“We talk to them about how to organize the church, how to respond
immediately ? how to communicate, how to take care of the homebound
folks and how to safeguard their church records,” he says. “We don’t
have a lot of optimism that everyone went back home and did what we
said. That is what concerns us.”
|A UMNS photo by Mike DuBose
Revs. Darryl Tate (left) and Marva Mitchell visit outside the Uptown
Station of the Louisiana United Methodist Storm Recovery Center in New
During annual conference meetings, which begin June 4 in both
Alabama-West Florida and Louisiana, Tate and Pressley will be making
presentations on what happened last year and how to prepare for this
“On Monday night (June 5), we are going to have a Katrina-Rita
party,” Tate says. “It will be a chance to let our hair down and just
have a relaxing evening. Then on Tuesday afternoon, we share our plans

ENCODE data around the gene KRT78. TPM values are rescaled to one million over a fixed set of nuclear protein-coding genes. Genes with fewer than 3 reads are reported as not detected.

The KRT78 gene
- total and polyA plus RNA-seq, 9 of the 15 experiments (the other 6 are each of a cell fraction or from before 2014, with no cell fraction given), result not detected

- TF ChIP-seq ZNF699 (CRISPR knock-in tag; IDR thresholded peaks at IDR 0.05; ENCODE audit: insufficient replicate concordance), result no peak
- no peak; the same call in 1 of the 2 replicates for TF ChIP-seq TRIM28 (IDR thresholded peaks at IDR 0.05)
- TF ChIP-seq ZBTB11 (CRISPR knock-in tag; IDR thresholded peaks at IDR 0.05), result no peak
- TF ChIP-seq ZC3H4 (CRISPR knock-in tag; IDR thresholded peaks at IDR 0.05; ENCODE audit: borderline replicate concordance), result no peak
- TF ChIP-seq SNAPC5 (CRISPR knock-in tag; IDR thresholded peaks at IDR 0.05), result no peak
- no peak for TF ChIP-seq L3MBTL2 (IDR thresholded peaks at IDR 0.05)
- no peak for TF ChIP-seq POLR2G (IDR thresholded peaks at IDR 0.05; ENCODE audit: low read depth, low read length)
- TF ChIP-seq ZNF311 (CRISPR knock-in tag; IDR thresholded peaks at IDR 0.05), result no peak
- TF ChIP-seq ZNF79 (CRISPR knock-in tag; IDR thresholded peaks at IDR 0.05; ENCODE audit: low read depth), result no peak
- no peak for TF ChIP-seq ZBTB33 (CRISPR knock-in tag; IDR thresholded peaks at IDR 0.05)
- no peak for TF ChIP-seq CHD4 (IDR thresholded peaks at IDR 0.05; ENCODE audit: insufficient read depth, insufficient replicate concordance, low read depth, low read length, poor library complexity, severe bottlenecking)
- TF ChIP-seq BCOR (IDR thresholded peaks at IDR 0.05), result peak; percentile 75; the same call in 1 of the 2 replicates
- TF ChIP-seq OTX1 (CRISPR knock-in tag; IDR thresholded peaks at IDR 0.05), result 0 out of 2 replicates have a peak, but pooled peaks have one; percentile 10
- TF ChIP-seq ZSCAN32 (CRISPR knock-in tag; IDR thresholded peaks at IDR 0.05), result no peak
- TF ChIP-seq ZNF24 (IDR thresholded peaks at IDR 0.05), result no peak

and talk about the mission zone that has been declared in New Orleans.”
The plan designates seven mission zones in the city that will be
directed by a clergy team. Thirty-eight churches are in the zones.
Disaster relief workers will also be honored during the conference, Tate says.
Pressley will make a presentation June 5 that will include
suggestions about what individual churches can do. “By that time, we
will already be four days into the new hurricane season.”
Blakeslee will meet with pastors and district superintendents in the
next few days to talk about plans in case another storm hits.
“Nobody in this country was prepared for a storm of this magnitude,”
Blakeslee says of Katrina. “Based on what we learned, there are a lot of
things we would do differently and faster.”
One of the things weighing heavily on his mind is the coming hot
weather. “It is already 92 degrees, and a lot of people are in those
small FEMA trailers.”
Warehouses and modular buildings have been built in Mississippi to
help with some of the problems encountered last year, when storage space
and lodging for volunteers ran short.
“I think by the end of the summer we will have everything up and
going,” Blakeslee says. Churches have been straining to house volunteers
and still maintain their ministry. Construction of some dorms will take